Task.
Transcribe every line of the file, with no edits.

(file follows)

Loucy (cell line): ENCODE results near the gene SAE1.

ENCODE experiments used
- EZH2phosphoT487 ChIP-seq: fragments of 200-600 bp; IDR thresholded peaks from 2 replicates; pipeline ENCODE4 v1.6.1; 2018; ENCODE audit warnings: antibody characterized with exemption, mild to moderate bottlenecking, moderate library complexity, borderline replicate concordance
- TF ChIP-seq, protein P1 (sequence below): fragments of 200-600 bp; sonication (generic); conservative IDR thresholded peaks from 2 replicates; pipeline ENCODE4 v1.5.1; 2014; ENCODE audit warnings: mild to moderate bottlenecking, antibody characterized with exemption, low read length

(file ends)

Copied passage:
Loucy (cell line): ENCODE results near the gene SAE1.

ENCODE experiments used
- EZH2phosphoT487 ChIP-seq: fragments of 200-600 bp; IDR thresholded peaks from 2 replicates; pipeline ENCODE4 v1.6.1; 2018; ENCODE audit warnings: antibody characterized with exemption, mild to moderate bottlenecking, moderate library complexity, borderline replicate concordance
- TF ChIP-seq, protein P1 (sequence below): fragments of 200-600 bp; sonication (generic); conservative IDR thresholded peaks from 2 replicates; pipeline ENCODE4 v1.5.1; 2014; ENCODE audit warnings: mild to moderate bottlenecking, antibody characterized with exemption, low read length